Seh Jong Park

University of Seoul, Sŏul, Seoul, South Korea

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Publications (12)18.09 Total impact

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    ABSTRACT: Iron is essential for cell proliferation and viability. It has been reported that iron depletion by a chelator inhibits proliferation of some cancer cells. Deferasirox is a new oral iron chelator, and a few reports have described its effects on lymphoma cells. The goal of this study was to determine the anticancer effects of deferasirox in malignant lymphoma cell lines. Three human malignant lymphoma cell lines (NCI H28:N78, Ramos, and Jiyoye) were treated with deferasirox at final concentrations of 20, 50, or 100 µM. Cell proliferation was evaluated by an MTT assay, and cell cycle and apoptosis were analyzed by flow cytometry. Western blot analysis was performed to determine the relative activity of various apoptotic pathways. The role of caspase in deferasirox-induced apoptosis was investigated using a luminescent assay. The MTT assay showed that deferasirox had dose-dependent cytotoxic effects on all 3 cell lines. Cell cycle analysis showed that the sub-G1 portion increased in all 3 cell lines as the concentration of deferasirox increased. Early apoptosis was also confirmed in the treated cells by Annexin V and PI staining. Western blotting showed an increase in the cleavage of PARP, caspase 3/7, and caspase 9 in deferasirox-treated groups. We demonstrated that deferasirox, a new oral iron-chelating agent, induced early apoptosis in human malignant lymphoma cells, and this apoptotic effect is dependent on the caspase-3/caspase-9 pathway.
    The Korean journal of hematology 09/2012; 47(3):194-201.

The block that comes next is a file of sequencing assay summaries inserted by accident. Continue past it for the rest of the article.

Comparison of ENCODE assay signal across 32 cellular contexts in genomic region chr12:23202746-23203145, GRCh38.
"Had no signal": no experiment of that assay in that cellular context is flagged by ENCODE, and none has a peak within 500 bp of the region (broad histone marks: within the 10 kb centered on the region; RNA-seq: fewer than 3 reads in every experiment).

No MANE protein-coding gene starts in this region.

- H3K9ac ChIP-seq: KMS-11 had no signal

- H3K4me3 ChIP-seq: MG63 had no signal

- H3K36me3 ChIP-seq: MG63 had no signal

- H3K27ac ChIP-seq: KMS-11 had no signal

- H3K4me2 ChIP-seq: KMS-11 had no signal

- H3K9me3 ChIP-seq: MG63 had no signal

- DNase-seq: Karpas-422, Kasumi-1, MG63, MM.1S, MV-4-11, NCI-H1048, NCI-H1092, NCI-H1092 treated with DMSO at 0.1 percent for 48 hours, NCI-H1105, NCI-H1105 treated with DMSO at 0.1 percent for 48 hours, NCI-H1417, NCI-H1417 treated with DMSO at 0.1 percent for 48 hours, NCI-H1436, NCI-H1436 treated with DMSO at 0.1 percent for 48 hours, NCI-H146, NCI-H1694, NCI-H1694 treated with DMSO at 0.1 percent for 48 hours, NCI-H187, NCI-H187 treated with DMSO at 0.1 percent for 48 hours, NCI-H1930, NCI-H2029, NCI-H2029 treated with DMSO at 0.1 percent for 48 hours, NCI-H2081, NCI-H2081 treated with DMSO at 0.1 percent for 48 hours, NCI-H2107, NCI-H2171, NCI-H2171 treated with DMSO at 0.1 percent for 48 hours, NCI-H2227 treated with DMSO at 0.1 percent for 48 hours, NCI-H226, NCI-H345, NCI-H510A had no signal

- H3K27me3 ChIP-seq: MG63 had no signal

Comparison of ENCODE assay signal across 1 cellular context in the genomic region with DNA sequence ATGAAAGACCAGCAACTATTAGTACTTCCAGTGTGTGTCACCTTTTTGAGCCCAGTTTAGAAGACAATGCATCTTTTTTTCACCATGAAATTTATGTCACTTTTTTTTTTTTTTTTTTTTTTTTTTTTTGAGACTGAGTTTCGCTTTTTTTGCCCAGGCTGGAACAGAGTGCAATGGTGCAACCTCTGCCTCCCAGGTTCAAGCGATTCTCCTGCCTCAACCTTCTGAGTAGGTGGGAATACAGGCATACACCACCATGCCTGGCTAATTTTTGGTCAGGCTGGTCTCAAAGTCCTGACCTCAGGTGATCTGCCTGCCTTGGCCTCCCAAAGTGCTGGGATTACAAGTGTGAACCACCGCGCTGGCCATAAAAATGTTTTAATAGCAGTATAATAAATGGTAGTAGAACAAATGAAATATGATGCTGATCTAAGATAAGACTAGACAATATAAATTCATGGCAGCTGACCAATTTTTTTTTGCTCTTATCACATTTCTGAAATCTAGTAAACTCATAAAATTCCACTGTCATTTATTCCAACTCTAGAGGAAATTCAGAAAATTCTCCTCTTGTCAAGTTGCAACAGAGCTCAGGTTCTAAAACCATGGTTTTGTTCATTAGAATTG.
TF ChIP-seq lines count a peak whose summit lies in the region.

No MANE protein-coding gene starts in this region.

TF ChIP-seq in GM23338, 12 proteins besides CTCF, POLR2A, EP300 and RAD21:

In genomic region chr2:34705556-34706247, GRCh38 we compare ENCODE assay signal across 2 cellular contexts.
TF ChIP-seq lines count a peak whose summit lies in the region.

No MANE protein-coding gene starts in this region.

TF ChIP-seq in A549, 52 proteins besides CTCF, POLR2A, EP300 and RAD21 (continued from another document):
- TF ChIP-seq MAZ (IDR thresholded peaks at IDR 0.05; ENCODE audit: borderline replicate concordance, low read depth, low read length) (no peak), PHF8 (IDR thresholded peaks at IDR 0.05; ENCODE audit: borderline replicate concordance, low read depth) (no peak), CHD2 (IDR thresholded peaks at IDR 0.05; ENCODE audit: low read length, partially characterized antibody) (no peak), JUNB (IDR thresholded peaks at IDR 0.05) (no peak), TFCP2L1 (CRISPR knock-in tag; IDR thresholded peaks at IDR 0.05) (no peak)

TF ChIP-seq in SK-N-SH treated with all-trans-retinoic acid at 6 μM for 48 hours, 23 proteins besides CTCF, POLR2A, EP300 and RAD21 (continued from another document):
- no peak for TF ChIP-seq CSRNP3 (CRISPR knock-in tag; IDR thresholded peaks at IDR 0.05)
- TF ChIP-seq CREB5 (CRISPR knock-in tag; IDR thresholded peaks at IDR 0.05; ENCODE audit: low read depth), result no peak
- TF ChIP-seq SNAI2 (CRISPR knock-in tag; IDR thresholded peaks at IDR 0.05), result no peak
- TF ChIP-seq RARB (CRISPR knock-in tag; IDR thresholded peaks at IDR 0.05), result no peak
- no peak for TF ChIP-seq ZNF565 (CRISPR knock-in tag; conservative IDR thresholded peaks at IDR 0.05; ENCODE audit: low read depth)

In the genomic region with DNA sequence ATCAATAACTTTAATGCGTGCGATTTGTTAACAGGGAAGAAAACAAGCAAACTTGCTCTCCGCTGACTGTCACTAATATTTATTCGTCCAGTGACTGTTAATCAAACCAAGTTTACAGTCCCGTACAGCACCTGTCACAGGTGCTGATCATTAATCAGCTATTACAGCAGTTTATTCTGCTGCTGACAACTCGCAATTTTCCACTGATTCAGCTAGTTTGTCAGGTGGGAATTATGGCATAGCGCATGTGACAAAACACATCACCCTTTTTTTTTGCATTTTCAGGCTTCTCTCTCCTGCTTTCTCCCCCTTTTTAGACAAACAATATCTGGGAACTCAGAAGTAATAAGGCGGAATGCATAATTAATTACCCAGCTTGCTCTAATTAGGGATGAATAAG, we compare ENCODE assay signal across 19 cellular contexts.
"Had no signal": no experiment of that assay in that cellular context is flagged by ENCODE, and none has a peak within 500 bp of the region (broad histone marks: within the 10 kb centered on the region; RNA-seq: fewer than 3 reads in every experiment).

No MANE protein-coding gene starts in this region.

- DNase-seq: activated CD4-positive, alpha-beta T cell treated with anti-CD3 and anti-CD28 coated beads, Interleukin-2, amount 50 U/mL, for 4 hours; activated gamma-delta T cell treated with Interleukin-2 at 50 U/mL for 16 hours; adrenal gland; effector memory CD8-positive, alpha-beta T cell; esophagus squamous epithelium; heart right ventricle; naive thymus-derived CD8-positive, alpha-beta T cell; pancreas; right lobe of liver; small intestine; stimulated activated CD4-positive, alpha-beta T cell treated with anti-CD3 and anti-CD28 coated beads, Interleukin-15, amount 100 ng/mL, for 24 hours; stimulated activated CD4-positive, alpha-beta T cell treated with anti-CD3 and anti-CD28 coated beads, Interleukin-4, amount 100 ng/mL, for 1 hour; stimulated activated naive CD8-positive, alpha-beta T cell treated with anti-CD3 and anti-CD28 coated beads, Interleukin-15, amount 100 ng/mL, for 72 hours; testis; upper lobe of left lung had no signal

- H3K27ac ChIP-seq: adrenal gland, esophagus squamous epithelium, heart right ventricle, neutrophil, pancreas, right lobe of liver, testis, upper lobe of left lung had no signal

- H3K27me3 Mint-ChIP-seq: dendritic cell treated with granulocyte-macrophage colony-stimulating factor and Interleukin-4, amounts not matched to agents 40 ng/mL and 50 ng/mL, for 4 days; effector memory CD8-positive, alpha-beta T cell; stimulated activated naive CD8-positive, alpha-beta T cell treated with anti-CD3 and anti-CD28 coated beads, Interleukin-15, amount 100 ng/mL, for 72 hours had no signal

• Leukemia & lymphoma 03/2011; 52(3):528-30. · 2.61 Impact Factor
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    ABSTRACT: In the culture system using human feeder cells, the mechanism through which these cells support undifferentiated growth of embryonic stem cells (ESCs) has not been well investigated. Here, we explored the mechanisms of 3 kinds of human feeder cells, including human placental cells from the chorionic plate, human bone marrow stromal cells, and human foreskin fibroblasts. First, we determined that undifferentiated growth of 2 kinds each of human (H1 and HSF6) and mouse (D3 and CE3) ESCs was possible in all human feeder cell types tested (human placental cells, human bone marrow stromal cells, and human foreskin fibroblasts), without the need for exogenous cytokine supplementation including basic fibroblast growth factor (bFGF) and leukemia inhibitory factor. We then prepared their corresponding endogenous bFGF-knockout feeders using siRNA and tried to maintain human and mouse ESCs in their undifferentiated state; however, neither human nor mouse ESCs could be maintained in bFGF-knockout human feeder cells. The expressions of stemness markers such as Oct-4 and Nanog were significantly decreased in the bFGF-knockout group compared with those in the controls, and differentiation had already occurred, despite the undifferentiated morphologic appearance of the ESCs. In conclusion, human feeder cells are able to support the undifferentiated growth of human and mouse ESCs via bFGF synthesis. Further, a bFGF-dependent pathway might be crucial for maintaining the undifferentiated characteristics of mouse and human ESCs.
    Stem cells and development 01/2011; 20(11):1901-10. · 4.15 Impact Factor